Month: April 2019

Talk of interest on 04/26: Adrian Brasoveanu (UCSC)

The Logic Colloquium on Friday, April 26, 2:30pm in the Humanities Institute (Babbidge Libarary, 4th floor), will feature Adrian Brasoveanu (UC Santa Cruz).

Computational Cognitive Modeling for Syntax and Semantics

(joint work with Jakub Dotlačil)

Abstract: I introduce a typical experimental task in psycholinguistics — self-paced reading — and show how to build end-to-end simulations of a human participant in such an experiment; end-to-end means that we model visual and motor processes together with specifically linguistic processes (syntactic and semantic parsing) in a complete model of the experimental task. The model embeds theoretical hypotheses about linguistic representations and parsing processes in an independently motivated cognitive architecture (ACT-R). In turn, the resulting cognitive models can be embedded in Bayesian models to fit them to experimental data, estimate their parameters and perform quantitative model comparison for qualitative theories.

Summer School on Conditionals

Stefan Kaufmann will be teaching at a one-week summer school on conditionals in Paris, France, June 3-7. The faculty there will be a mix of philosophers and linguists (well, one linguist…):

Dorothy Edgington
Igor Douven
Stefan Kaufmann
John Mackay
David Over

There will also be a concurrent workshop, run by Karen Lewis.

Here is a link to the website with more information.

People interested in conditionals from a linguistic, philosophical or psychological perspective should consider attending this. The deadline for early-bird registration is April 30. There is a registration fee, but I hear that that is somewhat flexible, so sticker shock should not deter you. Get in touch with me and/or the organizers if you have questions.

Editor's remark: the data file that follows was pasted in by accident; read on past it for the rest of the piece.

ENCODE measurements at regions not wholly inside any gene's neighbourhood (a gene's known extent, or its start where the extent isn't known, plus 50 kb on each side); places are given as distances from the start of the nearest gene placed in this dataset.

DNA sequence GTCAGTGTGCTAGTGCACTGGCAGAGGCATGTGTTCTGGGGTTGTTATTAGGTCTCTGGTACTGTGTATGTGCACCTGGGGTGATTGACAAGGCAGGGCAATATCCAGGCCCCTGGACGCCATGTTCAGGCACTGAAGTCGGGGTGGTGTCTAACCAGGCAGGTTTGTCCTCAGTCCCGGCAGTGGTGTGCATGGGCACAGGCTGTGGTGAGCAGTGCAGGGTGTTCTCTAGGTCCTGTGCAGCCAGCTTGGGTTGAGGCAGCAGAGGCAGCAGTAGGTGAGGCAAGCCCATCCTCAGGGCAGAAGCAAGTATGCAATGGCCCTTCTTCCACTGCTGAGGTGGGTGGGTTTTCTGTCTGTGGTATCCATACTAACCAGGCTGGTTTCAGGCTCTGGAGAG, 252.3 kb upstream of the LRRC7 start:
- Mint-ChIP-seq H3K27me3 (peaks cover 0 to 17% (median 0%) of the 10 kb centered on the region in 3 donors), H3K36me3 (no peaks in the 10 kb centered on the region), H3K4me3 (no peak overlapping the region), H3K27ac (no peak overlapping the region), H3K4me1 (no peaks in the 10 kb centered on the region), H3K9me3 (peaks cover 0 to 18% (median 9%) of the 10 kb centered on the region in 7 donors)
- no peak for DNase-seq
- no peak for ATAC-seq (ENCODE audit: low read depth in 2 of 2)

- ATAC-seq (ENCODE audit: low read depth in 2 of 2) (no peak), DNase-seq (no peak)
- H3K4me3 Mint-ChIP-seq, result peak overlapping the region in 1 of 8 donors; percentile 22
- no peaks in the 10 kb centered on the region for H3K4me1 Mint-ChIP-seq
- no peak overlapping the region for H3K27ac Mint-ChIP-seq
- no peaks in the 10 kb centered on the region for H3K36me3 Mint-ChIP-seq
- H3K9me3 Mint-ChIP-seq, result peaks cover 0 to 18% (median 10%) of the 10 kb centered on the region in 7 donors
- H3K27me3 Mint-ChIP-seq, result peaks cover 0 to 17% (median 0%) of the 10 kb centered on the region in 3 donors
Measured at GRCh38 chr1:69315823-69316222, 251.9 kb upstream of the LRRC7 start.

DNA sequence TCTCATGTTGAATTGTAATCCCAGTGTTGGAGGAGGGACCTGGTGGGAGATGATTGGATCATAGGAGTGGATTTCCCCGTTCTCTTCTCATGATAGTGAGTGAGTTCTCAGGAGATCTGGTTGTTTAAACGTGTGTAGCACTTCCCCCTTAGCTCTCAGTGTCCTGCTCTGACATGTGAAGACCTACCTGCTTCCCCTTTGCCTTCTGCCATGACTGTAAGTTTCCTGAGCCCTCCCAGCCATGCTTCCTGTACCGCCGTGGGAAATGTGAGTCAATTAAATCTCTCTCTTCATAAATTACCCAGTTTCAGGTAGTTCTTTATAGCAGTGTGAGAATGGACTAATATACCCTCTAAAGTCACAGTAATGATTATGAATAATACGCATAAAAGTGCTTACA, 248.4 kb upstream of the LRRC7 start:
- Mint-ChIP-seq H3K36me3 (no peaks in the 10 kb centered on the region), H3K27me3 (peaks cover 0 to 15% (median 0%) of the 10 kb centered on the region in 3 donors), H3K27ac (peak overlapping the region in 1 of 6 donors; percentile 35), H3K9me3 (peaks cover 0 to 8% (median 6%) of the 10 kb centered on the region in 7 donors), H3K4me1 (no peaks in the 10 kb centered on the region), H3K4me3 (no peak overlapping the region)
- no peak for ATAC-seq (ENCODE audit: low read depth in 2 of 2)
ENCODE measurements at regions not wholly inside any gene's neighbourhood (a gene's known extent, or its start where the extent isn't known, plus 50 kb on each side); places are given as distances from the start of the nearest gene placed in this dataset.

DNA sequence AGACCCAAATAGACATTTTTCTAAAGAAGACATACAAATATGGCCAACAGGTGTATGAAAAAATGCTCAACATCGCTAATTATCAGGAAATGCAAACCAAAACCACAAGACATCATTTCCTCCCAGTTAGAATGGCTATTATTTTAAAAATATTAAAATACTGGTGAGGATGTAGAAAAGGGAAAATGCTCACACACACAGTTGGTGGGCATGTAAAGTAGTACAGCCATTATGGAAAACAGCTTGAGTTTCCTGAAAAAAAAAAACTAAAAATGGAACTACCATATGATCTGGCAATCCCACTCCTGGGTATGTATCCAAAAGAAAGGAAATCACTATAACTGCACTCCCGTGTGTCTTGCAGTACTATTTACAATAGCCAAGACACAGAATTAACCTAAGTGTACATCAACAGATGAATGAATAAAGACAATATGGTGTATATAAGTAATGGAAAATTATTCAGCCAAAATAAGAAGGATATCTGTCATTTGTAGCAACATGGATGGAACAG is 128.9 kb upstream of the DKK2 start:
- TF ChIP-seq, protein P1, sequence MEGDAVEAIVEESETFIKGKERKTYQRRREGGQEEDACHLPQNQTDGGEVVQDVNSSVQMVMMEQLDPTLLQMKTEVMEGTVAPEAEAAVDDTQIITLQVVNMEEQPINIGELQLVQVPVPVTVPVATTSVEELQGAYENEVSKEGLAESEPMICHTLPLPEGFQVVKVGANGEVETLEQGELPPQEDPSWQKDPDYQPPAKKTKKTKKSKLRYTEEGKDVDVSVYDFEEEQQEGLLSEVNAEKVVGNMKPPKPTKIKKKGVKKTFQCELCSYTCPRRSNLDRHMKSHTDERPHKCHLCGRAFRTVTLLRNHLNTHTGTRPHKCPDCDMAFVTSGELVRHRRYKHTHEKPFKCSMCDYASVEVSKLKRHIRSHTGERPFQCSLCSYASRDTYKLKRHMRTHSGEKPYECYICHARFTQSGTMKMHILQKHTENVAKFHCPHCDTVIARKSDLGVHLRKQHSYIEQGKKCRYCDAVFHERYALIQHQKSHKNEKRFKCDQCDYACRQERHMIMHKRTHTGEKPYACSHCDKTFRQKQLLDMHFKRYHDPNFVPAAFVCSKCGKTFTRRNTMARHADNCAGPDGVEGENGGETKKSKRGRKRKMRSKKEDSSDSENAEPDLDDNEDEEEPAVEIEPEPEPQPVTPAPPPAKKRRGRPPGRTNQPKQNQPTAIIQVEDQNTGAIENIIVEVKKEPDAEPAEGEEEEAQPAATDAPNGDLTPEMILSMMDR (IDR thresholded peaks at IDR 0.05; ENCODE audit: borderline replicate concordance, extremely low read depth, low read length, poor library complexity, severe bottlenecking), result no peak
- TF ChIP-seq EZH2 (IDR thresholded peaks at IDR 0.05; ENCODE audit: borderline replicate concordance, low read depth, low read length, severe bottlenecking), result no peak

Talk of interest on 04/12: Branden Fitelson

The Logic Group Colloquium on Friday, April 12, 2019, 2:30pm in the Humanities Institute (Babbidge Libarary, 4th floor), will feature Branden Fitelson (Northeastern University).

How to model the probabilities of conditionals

David Lewis (and others) have famously argued against Adams’s Thesis (that the probability of a conditional is the conditional probability of its consequent, given it antecedent) by proving various “triviality results.” In this paper, I argue for two theses — one negative and one positive. The negative thesis is that the “triviality results” do not support the rejection of Adams’s Thesis, because Lewisian “triviality based” arguments against Adams’s Thesis rest on an implausibly strong understanding of what it takes for some credal constraint to be a rational requirement (an understanding which Lewis himself later abandoned in other contexts). The positive thesis is that there is a simple (and plausible) way of modeling the probabilities of conditionals, which (a) obeys Adams’s Thesis, and (b) avoids all of the existing triviality results.

Talk of interest on 04/05: Valentine Hacquard

The Linguistics Colloquium on Friday, April 5, 4:00 in Oak Hall 112, will feature Valentine Hacquard (Linguistics Maryland).

What to learn in learning attitude and modal meanings

Abstract: This talk explores the acquisition of modal and attitude verbs. These words do not name concrete objects, and their uses do not have reliable physical correlates. Consequently their acquisition may rely heavily on cues from the linguistic context. Reporting on three case studies, I will discuss what experience children have with these words, what the learnability problems arise for each, and how children might succeed. We will see what syntactic and pragmatic cues to meaning are (and are not) found in this input, and what capacities children would need to detect and make use of them.